NIO’s (NIO) Q4 earnings were disappointing — and (most) investors were disappointed.
The Chinese electric-vehicle maker’s stock sold off by 13% Tuesday, one day after NIO delivered a tiny sales “beat” — but lost twice as much money as analysts had bargained for.
How bad was the news, exactly? In Q4, NIO reported $1.02 billion in quarterly sales, inching past analysts’ predicted $1.01 billion. On the bottom line, however, the 17,353 EVs NIO delivered in the fourth quarter of 2020 cost the company a GAAP net loss of $0.16 per share, and an “adjusted” loss of $0.14 per share — twice the $0.07 pro forma loss Wall Street had predicted.
Not all of NIO’s news was bad. NIO grew its sales 133% year over year in Q4, and turned last year’s Q4 gross profit loss into a positive gross margin in Q4 2020 — 17.2% for the quarter. Operating losses declined by 67%, net losses by 52%, and “adjusted” net losses by 53%. And viewed in that context, the quarter was good enough to get a pass from investment bank JPMorgan despite the big net loss.
More than just a pass, actually. According to JPMorgan analyst Nick Lai, NIO’s Q4 was “solid,” and even a “meaningful beat” if you back out the “unrealized foreign exchange losses” that were the primary reason NIO lost twice as much money as analysts had anticipated. And the losses aside, the fact that NIO guided to better than 20,000 vehicle deliveries in Q1 2021 (at least 3% more than Lai had been banking on) has the analyst feeling “optimistic” about NIO’s “long-term prospects and distinctive business model with [autonomous driving] as a service.”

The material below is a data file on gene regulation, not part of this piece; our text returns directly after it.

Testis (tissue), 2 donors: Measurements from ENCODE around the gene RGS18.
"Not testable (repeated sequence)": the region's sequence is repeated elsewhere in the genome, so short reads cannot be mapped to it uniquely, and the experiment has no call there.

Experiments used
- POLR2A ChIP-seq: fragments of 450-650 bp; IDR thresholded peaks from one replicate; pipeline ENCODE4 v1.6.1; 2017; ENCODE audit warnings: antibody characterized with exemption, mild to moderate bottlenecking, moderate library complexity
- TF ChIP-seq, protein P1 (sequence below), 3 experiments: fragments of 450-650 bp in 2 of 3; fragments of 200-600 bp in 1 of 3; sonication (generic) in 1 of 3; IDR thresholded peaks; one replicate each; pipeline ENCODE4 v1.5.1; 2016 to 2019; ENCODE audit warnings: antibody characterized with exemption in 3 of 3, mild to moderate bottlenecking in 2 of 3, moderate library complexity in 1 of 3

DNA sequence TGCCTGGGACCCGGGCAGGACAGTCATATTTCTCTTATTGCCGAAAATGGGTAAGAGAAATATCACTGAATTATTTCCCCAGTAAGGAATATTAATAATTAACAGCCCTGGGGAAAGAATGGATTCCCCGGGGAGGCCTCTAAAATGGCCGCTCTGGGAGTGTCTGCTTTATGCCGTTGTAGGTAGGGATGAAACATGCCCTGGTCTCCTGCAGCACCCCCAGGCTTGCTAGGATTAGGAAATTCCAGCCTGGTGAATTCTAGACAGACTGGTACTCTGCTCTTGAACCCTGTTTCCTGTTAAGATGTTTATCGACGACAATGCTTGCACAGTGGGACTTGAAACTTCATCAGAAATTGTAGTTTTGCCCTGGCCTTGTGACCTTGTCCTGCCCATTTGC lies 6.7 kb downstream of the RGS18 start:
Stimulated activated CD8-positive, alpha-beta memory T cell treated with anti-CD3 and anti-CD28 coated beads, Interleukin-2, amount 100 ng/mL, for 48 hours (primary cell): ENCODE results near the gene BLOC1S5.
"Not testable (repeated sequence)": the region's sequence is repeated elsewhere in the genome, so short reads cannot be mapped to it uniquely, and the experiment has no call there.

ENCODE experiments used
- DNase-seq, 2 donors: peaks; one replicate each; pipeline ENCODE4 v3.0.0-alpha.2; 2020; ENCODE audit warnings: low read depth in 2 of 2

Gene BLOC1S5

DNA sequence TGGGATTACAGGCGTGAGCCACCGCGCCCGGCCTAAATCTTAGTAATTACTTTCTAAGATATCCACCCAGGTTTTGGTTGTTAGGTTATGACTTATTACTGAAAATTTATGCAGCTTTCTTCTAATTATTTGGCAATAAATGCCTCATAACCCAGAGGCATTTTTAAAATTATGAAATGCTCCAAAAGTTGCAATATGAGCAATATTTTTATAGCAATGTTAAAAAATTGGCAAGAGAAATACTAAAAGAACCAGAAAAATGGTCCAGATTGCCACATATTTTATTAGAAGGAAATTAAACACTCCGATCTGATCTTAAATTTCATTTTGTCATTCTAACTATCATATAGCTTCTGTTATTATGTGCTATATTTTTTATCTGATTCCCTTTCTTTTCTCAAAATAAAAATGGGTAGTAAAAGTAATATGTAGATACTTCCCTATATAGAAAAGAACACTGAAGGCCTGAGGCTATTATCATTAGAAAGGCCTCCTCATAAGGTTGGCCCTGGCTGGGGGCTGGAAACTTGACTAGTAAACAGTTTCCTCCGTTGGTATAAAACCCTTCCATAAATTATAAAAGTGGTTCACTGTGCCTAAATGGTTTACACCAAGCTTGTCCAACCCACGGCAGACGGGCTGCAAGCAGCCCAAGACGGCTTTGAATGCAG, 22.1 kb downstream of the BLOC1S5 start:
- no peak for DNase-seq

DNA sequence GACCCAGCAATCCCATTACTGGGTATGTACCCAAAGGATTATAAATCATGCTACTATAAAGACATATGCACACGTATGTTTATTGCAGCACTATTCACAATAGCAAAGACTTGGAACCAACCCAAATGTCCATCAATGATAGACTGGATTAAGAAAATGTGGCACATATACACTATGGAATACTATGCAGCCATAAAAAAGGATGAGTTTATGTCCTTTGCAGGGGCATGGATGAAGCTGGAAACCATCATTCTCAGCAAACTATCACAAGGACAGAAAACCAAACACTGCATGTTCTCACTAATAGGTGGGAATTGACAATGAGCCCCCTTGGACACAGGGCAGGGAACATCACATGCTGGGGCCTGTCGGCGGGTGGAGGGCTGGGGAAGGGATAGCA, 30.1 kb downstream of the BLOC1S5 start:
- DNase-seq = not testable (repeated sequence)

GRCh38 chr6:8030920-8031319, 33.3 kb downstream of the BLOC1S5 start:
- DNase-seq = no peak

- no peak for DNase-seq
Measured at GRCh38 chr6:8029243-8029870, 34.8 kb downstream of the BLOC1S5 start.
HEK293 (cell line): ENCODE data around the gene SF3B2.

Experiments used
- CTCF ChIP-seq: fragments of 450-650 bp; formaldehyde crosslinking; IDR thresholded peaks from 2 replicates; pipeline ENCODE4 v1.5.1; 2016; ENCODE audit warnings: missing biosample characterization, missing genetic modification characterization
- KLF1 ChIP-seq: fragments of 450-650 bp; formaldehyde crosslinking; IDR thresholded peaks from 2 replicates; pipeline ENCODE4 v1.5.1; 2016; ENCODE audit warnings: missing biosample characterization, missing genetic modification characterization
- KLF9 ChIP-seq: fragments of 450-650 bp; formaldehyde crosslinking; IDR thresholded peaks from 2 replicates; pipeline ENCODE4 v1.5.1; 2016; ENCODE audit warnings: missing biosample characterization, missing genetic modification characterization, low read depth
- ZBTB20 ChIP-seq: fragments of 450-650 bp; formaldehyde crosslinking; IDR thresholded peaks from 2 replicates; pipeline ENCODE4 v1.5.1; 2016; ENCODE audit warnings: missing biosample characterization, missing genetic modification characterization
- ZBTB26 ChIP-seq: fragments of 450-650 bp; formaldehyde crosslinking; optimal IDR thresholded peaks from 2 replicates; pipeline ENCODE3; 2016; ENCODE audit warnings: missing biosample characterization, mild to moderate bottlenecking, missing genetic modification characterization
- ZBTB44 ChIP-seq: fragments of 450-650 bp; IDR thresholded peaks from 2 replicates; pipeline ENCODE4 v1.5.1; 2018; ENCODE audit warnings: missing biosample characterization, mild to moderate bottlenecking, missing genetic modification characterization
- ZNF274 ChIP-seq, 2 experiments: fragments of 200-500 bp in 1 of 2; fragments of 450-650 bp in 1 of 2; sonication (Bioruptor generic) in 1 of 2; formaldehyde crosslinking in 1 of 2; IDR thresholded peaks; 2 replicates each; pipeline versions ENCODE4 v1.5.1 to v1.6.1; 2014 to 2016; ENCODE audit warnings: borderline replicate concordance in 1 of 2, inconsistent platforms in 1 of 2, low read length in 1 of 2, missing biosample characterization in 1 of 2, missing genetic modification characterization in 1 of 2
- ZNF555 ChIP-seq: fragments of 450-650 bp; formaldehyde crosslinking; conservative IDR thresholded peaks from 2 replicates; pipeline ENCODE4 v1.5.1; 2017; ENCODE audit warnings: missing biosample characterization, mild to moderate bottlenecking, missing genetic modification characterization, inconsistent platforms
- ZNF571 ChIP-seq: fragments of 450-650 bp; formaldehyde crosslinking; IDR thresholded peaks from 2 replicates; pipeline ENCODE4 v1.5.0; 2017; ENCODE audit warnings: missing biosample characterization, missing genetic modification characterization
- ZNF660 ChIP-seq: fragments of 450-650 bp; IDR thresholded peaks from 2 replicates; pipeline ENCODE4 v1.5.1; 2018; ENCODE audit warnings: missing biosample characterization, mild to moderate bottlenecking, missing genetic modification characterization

As Lai pointed out, NIO’s partner JAC Motors is expanding production capacity to facilitate NIO’s growing sales, aiming to be able to produce 150,000 units annually one a single-shift production model — or twice that with two shifts per day working on churning out NIO ES6, ES8, and EC6 automobiles — and the new ET7 electric sedan as well. After seeing how fast production ramped in Q4, and NIO’s projections for Q1, the analyst feels confident in predicting that deliveries will more than double this year, to 90,500 units or better.
Lai noted that one bottleneck that might prevent NIO from hitting this goal is the well-publicized deficit in automotive semiconductor chip supplies (and another, constrained supplies of electric batteries). The analyst sees these reducing production rates to perhaps 7,500 units per month in Q2, but easing up thereafter.
What kinds of production rates should investors be looking for, then? Assume 20,000 units produced in Q1, and 22,500 in Q2 — that leaves 48,000 cars that NIO will need to build and ship in the second half of the year in order to hit its year-long production goal. That works out to 8,000 cars per month in Qs 3 and 4, and if NIO can do 7,500 cars a month with supply chain problems, it seems reasonable to assume it can do 8,000 a month without them.
In any case, Lai doesn’t seem to worried about the potential for a sales miss. In lowering his price target on the stock from $75 to $70 (but keeping his Outperform rating on the stock), Lai explains that his only real concern is that stock dilution has cut the value of NIO shares slightly. Earnings losses and production risks seem to bother him not at all. (To watch Lai’s track record, click here)
Other analysts share a similar opinion when it comes to NIO. TipRanks data shows out of 10 analysts, 7 are bullish and 3 are sidelined. With a consensus price target of $68.33, the potential upside is about 54%. (See NIO stock analysis on TipRanks)
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Disclaimer: The opinions expressed in this article are solely those of the featured analyst. The content is intended to be used for informational purposes only. It is very important to do your own analysis before making any investment.